Vitamins

By Bill Shuttic

Jan 04

There is always that discussion among people whether vitamins are valuable or not.  Should people take vitamins?  Do they really work?  There are a number of ways to respond to those questions.  First, high-quality vitamins do work.  Poor quality vitamins do not work.  If your digestive system is not working properly, vitamins will not be able to get absorbed and will therefore not be of value.  If you have a clean digestive system allowing absorption to take place, and if you are taking a high-quality vitamin, then yes, vitamins are very helpful.  Personally, I use and recommend nutraceuticals which are pharmaceutical-grade nutritional supplements.

The following is a great article by Dr. Connealy, M.D.

“With all of the discussions about health care costs in the news these days, I often wonder why we don’t pay more attention to disease prevention, especially chronic conditions, like heart disease, cancer, stroke, osteoporosis, and diabetes. These all-too-common disorders cost us dearly, with associated medical  claims well into the billions of dollars. That’s not surprising when you  consider that roughly 75 percent of total U.S. health care expenditures are used  to treat preventable diseases, while a mere 3 percent of our total health care  expenditures go toward prevention programs.

Now a new study has found  that the nation’s health expenditures would fall by billions of dollars  if  people with some of the most common, costly conditions used nutritional supplements to prevent or manage these chronic diseases. As the report  noted:

“[By] targeting all U.S. adults over the age of 55 with diagnosed CHD [Coronary Heart Disease], the study  found […] using omega-3 dietary supplements at preventive intake levels can  potentially yield $484.6 million in net cost savings per year from 2013 to 2020.  Lutein and zeaxanthin dietary supplement intervention could save $966.6 million  per year for ARED related [age-related eye disease] medical costs through 2020  if all U.S. adults used this dietary supplement regimen at preventive intake  levels. Moreover, more than $1.52 billion in health care cost savings per year  would be achieved from 2013 to 2020 if all women over the age of 55 with  osteoporosis were to use calcium and vitamin D at preventive intake levels.”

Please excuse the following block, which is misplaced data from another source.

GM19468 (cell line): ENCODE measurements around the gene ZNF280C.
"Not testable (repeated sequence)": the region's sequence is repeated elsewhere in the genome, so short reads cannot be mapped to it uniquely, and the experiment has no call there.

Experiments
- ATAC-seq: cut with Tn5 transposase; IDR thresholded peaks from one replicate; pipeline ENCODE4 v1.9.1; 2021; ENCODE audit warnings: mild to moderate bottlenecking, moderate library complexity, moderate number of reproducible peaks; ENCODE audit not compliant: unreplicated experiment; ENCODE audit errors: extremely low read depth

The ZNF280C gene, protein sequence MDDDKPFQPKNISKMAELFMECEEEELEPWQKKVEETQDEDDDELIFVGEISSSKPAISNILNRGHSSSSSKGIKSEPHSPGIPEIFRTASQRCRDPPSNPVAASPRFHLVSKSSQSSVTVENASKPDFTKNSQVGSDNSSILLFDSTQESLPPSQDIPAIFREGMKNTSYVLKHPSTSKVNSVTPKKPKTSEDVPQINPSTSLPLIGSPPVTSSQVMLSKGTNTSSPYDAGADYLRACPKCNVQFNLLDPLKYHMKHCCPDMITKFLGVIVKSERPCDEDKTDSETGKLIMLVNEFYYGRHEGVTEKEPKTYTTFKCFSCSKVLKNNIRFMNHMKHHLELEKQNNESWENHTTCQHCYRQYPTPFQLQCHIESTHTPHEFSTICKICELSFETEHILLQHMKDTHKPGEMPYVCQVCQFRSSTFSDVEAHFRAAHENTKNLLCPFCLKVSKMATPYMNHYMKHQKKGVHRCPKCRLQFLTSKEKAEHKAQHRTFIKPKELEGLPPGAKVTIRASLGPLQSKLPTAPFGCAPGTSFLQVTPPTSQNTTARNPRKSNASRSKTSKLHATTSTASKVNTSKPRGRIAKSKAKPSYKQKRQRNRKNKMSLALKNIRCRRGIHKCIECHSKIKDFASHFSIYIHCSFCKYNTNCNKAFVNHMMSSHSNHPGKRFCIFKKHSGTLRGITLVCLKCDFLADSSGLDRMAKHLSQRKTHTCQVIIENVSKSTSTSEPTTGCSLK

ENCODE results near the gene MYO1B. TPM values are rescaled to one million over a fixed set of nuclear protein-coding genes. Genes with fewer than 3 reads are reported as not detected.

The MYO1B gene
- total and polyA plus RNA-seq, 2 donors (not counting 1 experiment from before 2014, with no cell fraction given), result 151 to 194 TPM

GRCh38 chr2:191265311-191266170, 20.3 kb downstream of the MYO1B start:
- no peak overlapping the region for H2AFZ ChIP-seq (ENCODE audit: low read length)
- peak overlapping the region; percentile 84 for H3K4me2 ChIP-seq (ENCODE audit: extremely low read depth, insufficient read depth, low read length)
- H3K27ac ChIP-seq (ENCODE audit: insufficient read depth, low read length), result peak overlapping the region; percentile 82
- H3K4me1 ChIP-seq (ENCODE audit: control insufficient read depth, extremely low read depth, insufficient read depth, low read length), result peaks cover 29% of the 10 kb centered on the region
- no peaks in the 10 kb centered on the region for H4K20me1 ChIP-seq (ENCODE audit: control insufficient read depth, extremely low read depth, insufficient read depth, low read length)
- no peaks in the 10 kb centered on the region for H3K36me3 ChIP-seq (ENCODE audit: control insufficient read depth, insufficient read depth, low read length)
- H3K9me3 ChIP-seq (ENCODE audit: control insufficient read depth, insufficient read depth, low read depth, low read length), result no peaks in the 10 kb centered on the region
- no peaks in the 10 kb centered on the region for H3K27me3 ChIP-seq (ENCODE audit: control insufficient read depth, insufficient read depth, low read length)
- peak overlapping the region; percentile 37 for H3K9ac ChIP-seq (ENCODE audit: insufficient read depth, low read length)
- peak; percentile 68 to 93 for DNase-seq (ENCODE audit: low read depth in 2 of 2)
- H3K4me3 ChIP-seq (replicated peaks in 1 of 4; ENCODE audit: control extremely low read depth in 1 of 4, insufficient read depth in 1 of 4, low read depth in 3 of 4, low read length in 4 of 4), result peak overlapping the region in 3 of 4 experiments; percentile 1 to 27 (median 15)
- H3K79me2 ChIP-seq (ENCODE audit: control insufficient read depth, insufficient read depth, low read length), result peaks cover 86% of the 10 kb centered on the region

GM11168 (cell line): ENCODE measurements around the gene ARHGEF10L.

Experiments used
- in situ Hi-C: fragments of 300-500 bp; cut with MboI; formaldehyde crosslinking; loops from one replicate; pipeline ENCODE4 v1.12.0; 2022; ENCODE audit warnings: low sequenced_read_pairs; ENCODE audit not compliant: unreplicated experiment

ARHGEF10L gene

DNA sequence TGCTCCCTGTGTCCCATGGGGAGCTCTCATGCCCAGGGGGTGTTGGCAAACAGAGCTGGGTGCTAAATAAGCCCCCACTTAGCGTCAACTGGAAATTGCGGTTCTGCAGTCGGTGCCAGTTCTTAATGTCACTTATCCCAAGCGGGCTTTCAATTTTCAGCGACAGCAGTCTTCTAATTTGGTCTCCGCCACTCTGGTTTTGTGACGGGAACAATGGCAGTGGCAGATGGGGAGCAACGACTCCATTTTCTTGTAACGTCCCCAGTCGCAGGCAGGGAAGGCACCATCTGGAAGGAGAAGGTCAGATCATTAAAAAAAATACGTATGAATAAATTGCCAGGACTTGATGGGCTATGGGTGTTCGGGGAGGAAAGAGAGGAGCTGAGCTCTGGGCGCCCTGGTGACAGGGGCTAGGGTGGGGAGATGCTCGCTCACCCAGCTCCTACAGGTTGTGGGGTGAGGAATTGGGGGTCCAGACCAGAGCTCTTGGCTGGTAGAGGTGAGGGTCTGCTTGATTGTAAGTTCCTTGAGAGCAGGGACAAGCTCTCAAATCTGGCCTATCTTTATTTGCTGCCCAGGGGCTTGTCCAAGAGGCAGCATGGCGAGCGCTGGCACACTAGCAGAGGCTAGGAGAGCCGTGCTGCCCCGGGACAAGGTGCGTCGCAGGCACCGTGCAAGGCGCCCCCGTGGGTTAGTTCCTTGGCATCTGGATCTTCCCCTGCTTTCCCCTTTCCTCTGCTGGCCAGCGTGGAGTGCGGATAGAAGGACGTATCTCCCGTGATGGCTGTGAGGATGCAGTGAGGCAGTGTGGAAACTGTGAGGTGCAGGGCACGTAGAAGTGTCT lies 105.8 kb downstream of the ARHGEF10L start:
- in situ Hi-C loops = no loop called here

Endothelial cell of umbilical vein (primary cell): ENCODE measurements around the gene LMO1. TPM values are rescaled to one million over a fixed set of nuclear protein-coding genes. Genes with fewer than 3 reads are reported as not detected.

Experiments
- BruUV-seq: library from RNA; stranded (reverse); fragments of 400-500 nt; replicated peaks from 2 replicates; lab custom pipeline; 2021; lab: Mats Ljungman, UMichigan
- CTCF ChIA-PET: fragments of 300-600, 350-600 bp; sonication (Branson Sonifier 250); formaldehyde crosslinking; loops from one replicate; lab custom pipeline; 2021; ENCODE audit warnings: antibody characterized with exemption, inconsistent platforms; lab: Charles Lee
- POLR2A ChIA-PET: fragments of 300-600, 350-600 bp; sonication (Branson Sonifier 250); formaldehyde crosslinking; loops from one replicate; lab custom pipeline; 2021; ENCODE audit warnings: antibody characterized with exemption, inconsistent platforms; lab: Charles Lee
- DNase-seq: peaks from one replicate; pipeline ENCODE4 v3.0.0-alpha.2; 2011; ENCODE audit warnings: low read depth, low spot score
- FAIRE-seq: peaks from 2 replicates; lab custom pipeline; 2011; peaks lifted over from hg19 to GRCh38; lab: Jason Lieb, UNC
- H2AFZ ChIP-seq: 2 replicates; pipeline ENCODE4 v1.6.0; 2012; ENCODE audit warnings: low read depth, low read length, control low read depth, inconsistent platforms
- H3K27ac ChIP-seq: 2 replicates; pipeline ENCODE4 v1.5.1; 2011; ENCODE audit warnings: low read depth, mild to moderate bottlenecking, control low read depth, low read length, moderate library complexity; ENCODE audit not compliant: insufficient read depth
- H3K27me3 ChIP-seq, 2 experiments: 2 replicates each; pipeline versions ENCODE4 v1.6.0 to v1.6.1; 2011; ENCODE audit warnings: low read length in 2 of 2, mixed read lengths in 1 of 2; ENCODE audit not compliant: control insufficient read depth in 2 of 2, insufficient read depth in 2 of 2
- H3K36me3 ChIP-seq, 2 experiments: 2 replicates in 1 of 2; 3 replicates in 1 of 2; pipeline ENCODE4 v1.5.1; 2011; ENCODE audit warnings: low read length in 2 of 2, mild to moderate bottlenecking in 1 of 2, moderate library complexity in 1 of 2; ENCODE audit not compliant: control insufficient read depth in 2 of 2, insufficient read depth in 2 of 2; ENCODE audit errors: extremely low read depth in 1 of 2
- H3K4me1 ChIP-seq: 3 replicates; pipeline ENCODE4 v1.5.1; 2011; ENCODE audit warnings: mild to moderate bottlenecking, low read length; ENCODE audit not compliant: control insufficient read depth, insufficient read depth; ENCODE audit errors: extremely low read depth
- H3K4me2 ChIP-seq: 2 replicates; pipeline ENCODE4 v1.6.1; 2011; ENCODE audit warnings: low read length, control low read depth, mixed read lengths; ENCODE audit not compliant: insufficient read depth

So why don’t more people use supplements instead of medication? My guess is that many doctors are clueless about supplements and nutrition in general; they simply don’t know how powerful and effective natural remedies can be. And unfortunately, supplements aren’t covered by medical insurance. The scientific research has been done and we know that many chronic ailments respond positively  to certain supplements. Omega-3 essential fatty acids, for instance, could save  us almost $4 billion during the next seven years by reducing complications from  heart disease. Meanwhile, we could shave more than $12 billion from the nation’s  health care tab if Americans with osteoporosis took therapeutic doses of the  bone-building mineral calcium and vitamin D3.

Those are substantial  savings! And here again, talking about dollars overlooks the very real  suffering, anxiety, and pain endured by every patient with a heart problem or an  age-related broken bone.”